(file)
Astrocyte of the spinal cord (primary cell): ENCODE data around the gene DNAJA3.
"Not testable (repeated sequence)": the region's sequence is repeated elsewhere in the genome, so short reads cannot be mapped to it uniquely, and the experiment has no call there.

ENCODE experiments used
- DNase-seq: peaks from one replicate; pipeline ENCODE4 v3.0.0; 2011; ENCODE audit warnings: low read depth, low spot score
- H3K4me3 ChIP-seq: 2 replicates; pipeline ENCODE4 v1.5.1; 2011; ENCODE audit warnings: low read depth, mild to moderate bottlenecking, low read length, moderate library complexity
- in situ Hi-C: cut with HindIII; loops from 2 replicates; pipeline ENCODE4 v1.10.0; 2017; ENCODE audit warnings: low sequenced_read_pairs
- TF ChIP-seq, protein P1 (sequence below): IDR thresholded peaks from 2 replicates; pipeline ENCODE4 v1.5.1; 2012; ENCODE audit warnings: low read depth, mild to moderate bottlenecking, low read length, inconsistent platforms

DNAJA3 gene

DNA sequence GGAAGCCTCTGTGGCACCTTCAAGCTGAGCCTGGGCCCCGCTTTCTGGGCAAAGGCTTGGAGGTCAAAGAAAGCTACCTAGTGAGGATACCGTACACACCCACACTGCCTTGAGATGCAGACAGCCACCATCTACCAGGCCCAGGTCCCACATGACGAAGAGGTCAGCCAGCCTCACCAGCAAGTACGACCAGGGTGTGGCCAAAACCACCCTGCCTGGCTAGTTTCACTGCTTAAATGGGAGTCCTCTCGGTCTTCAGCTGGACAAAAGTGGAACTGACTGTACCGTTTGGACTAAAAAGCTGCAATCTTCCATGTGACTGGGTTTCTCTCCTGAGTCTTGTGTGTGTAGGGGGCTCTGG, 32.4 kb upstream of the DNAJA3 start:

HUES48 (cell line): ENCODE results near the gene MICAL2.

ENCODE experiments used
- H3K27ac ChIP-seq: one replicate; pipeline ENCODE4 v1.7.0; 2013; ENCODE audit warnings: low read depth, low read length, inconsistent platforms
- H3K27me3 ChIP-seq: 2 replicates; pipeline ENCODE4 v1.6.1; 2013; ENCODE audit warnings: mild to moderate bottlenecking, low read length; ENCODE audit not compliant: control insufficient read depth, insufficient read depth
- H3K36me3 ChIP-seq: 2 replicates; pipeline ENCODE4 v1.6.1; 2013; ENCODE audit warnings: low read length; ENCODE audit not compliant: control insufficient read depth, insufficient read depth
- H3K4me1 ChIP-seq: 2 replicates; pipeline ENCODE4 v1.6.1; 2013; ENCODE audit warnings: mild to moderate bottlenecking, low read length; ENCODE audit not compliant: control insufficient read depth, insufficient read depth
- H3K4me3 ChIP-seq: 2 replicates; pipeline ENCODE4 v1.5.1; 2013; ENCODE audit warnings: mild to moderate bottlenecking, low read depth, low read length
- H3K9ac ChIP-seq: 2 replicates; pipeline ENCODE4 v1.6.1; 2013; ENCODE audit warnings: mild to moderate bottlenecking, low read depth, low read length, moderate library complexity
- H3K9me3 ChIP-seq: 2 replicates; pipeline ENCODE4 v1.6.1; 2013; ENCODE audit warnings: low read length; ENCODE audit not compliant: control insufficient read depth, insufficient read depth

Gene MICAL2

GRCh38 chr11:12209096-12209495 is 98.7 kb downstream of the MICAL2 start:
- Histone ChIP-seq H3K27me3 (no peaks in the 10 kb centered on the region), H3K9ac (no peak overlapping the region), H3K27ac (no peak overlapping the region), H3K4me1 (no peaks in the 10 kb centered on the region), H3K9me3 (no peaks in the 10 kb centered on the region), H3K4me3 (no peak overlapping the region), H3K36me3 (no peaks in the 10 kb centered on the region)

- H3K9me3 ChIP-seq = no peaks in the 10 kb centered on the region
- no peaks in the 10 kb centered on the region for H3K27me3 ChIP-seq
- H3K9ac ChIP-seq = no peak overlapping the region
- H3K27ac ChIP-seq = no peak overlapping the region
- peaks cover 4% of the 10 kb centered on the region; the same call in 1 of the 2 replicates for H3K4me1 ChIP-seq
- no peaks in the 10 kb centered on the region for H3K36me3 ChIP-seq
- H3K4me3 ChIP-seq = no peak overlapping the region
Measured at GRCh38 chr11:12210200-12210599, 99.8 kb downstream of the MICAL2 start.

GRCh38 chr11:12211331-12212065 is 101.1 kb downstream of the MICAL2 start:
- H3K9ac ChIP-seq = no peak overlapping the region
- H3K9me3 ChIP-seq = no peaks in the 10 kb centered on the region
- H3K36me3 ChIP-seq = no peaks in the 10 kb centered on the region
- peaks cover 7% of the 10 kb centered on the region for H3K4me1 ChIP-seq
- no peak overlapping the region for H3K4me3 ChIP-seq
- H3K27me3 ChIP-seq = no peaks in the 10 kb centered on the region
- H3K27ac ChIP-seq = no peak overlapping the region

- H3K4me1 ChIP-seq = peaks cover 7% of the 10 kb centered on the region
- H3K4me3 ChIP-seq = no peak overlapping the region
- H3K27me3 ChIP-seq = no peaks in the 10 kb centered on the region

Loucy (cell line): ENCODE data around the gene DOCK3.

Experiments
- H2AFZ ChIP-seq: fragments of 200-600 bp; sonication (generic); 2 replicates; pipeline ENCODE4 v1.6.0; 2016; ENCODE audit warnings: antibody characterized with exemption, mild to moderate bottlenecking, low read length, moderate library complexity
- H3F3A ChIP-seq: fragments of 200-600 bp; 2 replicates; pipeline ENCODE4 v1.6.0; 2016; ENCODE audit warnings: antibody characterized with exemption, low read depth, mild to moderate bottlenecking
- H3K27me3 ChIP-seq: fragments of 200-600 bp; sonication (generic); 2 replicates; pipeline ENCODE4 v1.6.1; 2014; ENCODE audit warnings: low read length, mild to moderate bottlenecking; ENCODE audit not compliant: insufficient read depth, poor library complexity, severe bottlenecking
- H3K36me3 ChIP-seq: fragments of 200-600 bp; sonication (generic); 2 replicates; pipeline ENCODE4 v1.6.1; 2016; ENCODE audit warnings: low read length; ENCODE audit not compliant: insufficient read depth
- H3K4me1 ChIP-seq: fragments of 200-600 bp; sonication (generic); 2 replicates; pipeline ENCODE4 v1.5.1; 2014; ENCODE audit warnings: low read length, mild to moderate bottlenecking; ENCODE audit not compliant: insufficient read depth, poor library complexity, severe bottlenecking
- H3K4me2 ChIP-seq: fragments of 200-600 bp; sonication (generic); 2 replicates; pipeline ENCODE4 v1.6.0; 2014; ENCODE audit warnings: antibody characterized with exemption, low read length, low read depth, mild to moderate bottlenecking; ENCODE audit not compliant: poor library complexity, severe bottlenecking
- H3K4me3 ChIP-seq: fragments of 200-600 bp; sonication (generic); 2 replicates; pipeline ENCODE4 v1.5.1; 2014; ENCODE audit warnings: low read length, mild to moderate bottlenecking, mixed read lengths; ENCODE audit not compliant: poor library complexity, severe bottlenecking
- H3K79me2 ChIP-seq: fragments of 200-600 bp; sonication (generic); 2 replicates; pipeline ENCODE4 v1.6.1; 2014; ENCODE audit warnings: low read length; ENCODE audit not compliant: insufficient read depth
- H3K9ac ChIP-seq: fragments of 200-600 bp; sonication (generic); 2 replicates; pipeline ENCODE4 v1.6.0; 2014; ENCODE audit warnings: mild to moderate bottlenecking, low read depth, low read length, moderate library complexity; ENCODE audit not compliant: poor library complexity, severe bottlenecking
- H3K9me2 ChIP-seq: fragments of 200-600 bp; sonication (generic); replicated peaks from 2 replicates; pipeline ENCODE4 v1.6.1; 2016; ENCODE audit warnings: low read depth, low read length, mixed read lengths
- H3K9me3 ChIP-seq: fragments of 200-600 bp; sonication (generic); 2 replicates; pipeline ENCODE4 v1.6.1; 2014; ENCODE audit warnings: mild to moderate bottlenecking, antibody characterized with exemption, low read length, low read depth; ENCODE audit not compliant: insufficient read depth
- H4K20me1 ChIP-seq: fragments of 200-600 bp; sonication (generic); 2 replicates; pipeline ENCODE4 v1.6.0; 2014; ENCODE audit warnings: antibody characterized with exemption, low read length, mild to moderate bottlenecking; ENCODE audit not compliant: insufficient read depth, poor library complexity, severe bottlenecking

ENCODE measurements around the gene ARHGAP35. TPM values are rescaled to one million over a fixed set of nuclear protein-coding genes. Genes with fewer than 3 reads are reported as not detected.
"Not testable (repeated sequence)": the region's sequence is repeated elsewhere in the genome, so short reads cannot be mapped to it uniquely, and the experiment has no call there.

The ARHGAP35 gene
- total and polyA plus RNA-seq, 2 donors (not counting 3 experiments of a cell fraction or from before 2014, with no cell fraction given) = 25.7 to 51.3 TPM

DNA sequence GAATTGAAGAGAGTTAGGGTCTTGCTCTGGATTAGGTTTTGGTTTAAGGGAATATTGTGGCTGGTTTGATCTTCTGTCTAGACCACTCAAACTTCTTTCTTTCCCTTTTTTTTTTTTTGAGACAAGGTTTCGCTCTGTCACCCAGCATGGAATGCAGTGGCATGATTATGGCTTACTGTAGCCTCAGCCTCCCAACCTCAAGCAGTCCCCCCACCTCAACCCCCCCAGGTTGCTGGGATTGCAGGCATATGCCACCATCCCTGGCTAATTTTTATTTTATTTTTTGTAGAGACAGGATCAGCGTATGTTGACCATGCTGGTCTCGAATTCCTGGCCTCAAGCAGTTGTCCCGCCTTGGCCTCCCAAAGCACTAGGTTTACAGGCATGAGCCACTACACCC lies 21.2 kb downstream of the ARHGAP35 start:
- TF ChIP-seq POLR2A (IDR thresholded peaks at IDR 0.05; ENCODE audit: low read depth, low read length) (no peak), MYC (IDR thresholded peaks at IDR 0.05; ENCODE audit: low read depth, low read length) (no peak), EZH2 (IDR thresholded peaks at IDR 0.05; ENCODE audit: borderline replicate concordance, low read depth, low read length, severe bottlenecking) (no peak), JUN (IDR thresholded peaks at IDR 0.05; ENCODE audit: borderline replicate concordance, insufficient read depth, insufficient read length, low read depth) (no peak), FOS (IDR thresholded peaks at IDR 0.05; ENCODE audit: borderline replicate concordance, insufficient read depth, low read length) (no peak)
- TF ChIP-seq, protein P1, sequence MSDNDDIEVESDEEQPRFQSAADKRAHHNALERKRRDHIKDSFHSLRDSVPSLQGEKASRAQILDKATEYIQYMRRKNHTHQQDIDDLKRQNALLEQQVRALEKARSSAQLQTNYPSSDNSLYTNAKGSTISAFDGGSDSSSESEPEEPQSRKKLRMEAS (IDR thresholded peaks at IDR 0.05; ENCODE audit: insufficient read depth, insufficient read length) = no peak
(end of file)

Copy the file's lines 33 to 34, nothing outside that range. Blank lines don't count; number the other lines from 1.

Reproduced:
- H3K36me3 ChIP-seq = no peaks in the 10 kb centered on the region
- peaks cover 7% of the 10 kb centered on the region for H3K4me1 ChIP-seq